Sunday, August 14

Widowers of Path, the social network of the Dumbar Number

In 2011, Israeli philosopher Yuval Noah Harari published the book ‘Sapiens: From Animals to Gods‘, in which he said, among many other things, that a hundred people is the maximum number of people that a human can emotionally manage. A year before, Genbeta published an article talking about Path.

The headline read “Path, the social network for your real friends”. He was right: at a time when Twitter was starting to take off and when Facebook already counted the list of friends of any profile by hundreds, this network had a maximum limit: 50 friends. That was the estimate he made of the maximum number of people who could be minimally close in any person’s life, much less generous than Harari’s.

From there, the level of closeness could only be very low, in his opinion, and if we wanted to add someone else, we had to make room for him by deleting one of those already present. A Solomonic social network that soon after would open the hand, increasing tripling that limit, up to 150 friends, coinciding with the Dumbar number, which suggests that the size of our brain limits our number of close connections.

I was discharged attracted by the captures that I saw on her. If at this time we see applications flourish that promise to revolutionize the way we manage email or the productivity of remote teams, at that time what emerged every week was a new social network. Some more focused on photographs, others on reflections, others on making check-in and others more from specific niches. In that 2010 Instagram was born … but also Path. Dave Morin, its founder, came from Facebook, and his idea with Path, setting a top of friends, was to create a quality network.

Only with those who understand how happy that moment makes us

Path will be an oasis. It was born at a time when interfaces were a bit clunky and even industrial phone designs were too. Path prioritized the visual component above all else and conveyed a warmth of Nordic architecture With which Facebook, Twitter or Instagram, in the end those who took the cat into the water, could not even dream of.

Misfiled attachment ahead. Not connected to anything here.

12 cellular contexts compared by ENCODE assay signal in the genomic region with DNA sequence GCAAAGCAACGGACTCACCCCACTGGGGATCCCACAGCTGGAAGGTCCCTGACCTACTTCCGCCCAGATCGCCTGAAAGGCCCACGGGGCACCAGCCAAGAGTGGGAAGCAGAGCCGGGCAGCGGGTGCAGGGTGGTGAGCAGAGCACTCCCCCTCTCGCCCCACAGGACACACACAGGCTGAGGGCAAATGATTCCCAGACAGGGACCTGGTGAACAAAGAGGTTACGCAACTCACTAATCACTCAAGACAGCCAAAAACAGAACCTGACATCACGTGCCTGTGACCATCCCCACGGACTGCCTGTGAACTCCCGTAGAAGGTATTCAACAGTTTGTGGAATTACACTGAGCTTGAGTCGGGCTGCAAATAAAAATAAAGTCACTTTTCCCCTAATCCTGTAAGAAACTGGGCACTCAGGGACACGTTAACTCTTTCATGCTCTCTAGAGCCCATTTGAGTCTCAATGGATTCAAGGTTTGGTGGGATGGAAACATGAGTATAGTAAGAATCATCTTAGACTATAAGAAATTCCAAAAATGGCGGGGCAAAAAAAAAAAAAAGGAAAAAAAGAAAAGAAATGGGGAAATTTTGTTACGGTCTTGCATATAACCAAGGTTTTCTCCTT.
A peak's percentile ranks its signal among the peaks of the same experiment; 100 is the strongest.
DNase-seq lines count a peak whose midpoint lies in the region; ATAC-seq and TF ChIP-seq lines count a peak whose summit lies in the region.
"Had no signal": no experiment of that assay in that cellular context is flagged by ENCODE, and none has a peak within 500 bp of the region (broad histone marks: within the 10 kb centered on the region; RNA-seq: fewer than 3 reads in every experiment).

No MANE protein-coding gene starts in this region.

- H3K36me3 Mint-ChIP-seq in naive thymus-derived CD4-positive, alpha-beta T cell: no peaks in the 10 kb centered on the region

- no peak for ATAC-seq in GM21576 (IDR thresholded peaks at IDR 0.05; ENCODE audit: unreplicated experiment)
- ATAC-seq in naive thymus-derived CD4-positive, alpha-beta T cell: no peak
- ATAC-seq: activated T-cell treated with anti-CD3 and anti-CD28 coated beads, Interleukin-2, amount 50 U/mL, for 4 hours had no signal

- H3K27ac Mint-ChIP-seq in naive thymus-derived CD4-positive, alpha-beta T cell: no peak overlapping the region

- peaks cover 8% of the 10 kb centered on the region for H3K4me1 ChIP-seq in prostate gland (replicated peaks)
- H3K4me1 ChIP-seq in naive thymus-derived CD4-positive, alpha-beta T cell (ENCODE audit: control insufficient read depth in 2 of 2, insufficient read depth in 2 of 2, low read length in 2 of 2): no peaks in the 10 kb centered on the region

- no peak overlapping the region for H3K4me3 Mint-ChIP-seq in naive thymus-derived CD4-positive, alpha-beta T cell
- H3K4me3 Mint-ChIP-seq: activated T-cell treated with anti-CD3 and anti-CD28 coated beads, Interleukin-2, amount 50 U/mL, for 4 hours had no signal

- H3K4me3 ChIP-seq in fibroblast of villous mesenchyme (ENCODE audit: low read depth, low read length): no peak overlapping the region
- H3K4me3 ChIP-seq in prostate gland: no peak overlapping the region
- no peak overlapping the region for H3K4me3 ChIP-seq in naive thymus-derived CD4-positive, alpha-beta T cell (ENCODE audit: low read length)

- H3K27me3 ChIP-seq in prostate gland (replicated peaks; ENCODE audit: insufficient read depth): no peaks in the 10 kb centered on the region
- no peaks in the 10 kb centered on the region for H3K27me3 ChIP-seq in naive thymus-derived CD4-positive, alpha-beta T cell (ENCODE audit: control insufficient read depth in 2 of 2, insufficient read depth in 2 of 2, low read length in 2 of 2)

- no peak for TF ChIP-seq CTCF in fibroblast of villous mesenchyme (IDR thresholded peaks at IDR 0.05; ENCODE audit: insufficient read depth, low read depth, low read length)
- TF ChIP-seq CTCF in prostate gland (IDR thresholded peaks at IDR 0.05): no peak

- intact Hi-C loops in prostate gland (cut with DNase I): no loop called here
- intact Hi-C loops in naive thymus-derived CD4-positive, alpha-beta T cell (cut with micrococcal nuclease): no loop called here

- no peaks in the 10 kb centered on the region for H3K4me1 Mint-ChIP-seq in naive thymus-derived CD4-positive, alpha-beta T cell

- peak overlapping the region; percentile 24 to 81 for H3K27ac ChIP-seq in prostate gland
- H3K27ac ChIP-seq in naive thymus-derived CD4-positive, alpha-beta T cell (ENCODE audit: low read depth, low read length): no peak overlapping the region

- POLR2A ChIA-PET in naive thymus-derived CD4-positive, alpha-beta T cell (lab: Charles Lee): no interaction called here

Path Hd 1600

Appreciation of Path’s fantastic design a decade ago. Presentation of its integration with Nike +, with an interface far ahead of its time.

Of course your feed it was chronological, not algorithmic. Algorithmic timelines came, meaningfully, when the number of accounts and pages we followed or friends we had was so high that it became unmanageable. So the networks were incorporating their automatic criteria to decide what content to prioritize to present us. Did a feed algorithmic on a social network with a rather low buddy cap that we would never exceed? Of course not. So it would have been another oasis: that of a chronological, not algorithmic, social network.

Only for true friends and people to trust

Facebook, which was in its best years in terms of relevance and dominance at the time (Twitter replaced it for information addicts and Instagram for civil society in general), focused on photos and statements in text. It then made the leap to videos, but was not proactive about the type of content its users should upload. Years later, Facebook was left as a redoubt for the political tantrum of hanging around the house, the memes that were already outdated and the posters announcing the disappearance.